Tackling racist attitudes
23rd September 2022
Expert analysis: Dr Chioma Ohajunwa, Stellenbosch University, South Africa
My experience has been that since Indigenous people and their knowledge have been positioned at the margins for so long, the challenges are immediate for any researcher, that step into that space. The historical positioning of Indigenous knowledge in the margins is already inherently racist. Therefore, when I engage with diverse knowledge systems (of which Indigenous knowledge systems (IKS) has the most minor support), then I am at an immediate disadvantage. This is equally extended to researchers who propagate this knowledge.
I was invited some time ago to form part of a large, collaborative teaching programme, I covered African Indigenous knowledge systems within the curriculum with two colleagues. Funding was available for remuneration, but the three of us who were to cover the IKS sessions were offered such a trivial amount that we felt insulted. We of course refused the offer, only to be informed through the red tape that they are willing to scrap the IKS sessions, after all, it is not really needed. My colleagues and I discussed this and decided to walk away from the offer. Later we were contacted again to renegotiate.
Another example is a close friend and colleague who is from an African Indigenous community and was a researcher at a university. She received a calling to become a traditional healer and wore some of her Indigenous beads and a little bit of white ochre on a specific area of her skin to work in her research lab. She did not lecture, she worked in a lab. The head of her unit, who is not a person of colour, basically informed her that she thought it was distasteful and unprofessional to come to work with that. She explained that it was part of her spiritual belief and healing system. The boss told her she must not wear it to work anymore, as it made her uncomfortable and she found it offensive. She had to choose between her healing or her research work. She had to resign and found work elsewhere later. And this happened on African soil, not Western spaces.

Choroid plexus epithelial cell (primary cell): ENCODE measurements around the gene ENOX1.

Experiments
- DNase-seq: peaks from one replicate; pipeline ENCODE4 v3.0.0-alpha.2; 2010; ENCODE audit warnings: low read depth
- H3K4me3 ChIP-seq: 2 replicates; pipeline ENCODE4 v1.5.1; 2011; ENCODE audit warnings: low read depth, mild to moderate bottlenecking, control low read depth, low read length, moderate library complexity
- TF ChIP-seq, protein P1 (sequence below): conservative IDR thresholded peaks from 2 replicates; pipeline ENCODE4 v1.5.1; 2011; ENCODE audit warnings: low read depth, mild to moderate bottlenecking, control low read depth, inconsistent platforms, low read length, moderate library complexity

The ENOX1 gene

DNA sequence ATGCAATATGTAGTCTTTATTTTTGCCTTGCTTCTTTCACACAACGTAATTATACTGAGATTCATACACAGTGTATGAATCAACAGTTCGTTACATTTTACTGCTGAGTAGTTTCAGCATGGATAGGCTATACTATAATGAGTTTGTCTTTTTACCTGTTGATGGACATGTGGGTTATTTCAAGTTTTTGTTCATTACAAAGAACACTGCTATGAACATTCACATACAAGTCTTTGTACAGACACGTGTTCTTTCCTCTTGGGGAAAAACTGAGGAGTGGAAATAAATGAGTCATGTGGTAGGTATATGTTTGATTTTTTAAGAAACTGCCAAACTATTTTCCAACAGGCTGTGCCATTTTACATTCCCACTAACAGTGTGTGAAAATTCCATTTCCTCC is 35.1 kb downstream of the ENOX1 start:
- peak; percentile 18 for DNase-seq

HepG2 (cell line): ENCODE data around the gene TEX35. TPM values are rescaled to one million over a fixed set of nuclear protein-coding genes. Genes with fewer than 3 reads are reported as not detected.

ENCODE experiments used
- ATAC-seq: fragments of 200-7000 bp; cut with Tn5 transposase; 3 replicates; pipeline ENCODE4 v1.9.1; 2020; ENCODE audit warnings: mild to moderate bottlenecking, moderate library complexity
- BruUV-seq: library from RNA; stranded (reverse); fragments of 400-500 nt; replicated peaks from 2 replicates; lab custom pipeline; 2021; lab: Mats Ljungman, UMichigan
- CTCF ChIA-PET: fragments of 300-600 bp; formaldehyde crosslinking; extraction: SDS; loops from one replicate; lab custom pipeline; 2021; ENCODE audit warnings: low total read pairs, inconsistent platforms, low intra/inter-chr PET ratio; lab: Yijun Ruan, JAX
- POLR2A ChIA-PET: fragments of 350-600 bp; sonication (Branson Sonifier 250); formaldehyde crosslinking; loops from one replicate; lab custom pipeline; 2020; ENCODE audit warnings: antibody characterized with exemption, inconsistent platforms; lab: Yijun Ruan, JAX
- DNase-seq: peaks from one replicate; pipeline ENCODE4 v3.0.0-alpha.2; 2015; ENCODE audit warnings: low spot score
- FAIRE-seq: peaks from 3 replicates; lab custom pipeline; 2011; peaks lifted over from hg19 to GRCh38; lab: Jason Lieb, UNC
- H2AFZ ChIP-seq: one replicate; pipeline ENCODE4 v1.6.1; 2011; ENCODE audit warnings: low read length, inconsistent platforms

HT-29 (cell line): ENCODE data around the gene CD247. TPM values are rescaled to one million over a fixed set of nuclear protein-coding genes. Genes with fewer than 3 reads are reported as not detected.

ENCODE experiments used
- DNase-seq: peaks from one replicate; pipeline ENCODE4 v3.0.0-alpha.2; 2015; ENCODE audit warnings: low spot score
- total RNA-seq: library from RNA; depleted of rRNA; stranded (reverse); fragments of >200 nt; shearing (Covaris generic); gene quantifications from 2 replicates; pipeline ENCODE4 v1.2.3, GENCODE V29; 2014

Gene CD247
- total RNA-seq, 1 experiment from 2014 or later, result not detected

There are many challenges when conducting Indigenous research, which is why I am currently working on a funding proposal that will hopefully support and capacitate Indigenous researchers. The lack of value I refer to above is reflected in all these experiences here. When the knowledge you research, like Indigenous knowledge is not centred, it is not the topical focus, it is not trendy, it is not drawing government attention, funders and even sometimes your faculty, follow suit. You get resistance from both.
It is a challenge to get funding for Indigenous research, I have experienced this multiple times. You often have to compromise and try to find a middle ground between what the community identify as their needs, and what the funder wants to fund. Top-rated international journals hardly publish Indigenous research outputs, often carrying the assumption that it is not rigorous enough.
On the other hand, it has also been my experience that many communities are research-fatigued. Themselves and their knowledge has been curated and exploited for gain for so long, that they are wary and distrustful of researchers for good reason. It is taking longer and longer to establish trust for research within these contexts, and communities are resisting these invasions more and more to protect themselves. Quite a sad situation.
In terms of what can be done, we need to ensure Indigenous representation in staffing and editorial boards, and create more publishing options, funding and mentoring.
So-called top-rated international journals hardly publish Indigenous research outputs, often carrying the assumption that it is not rigorous enough
Global inclusivity report 2022
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